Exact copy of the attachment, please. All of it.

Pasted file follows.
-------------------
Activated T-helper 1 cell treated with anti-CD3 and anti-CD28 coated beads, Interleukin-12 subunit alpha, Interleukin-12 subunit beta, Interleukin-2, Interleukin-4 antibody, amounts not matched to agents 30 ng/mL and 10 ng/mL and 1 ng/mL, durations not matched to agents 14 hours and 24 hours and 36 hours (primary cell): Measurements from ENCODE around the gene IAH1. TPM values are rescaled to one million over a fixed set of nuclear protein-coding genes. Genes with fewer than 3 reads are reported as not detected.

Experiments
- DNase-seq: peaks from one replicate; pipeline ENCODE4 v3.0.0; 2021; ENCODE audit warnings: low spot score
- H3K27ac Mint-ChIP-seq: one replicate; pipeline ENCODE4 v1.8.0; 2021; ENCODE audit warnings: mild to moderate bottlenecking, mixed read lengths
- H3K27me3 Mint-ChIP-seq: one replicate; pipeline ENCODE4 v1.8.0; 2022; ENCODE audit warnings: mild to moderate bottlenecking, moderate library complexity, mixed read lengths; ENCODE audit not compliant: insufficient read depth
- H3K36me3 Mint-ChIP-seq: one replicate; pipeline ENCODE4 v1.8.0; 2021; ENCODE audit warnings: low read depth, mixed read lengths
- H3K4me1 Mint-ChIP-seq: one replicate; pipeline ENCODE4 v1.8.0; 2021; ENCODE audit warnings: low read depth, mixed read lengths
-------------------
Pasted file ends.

Activated T-helper 1 cell treated with anti-CD3 and anti-CD28 coated beads, Interleukin-12 subunit alpha, Interleukin-12 subunit beta, Interleukin-2, Interleukin-4 antibody, amounts not matched to agents 30 ng/mL and 10 ng/mL and 1 ng/mL, durations not matched to agents 14 hours and 24 hours and 36 hours (primary cell): Measurements from ENCODE around the gene IAH1. TPM values are rescaled to one million over a fixed set of nuclear protein-coding genes. Genes with fewer than 3 reads are reported as not detected.

Experiments
- DNase-seq: peaks from one replicate; pipeline ENCODE4 v3.0.0; 2021; ENCODE audit warnings: low spot score
- H3K27ac Mint-ChIP-seq: one replicate; pipeline ENCODE4 v1.8.0; 2021; ENCODE audit warnings: mild to moderate bottlenecking, mixed read lengths
- H3K27me3 Mint-ChIP-seq: one replicate; pipeline ENCODE4 v1.8.0; 2022; ENCODE audit warnings: mild to moderate bottlenecking, moderate library complexity, mixed read lengths; ENCODE audit not compliant: insufficient read depth
- H3K36me3 Mint-ChIP-seq: one replicate; pipeline ENCODE4 v1.8.0; 2021; ENCODE audit warnings: low read depth, mixed read lengths
- H3K4me1 Mint-ChIP-seq: one replicate; pipeline ENCODE4 v1.8.0; 2021; ENCODE audit warnings: low read depth, mixed read lengths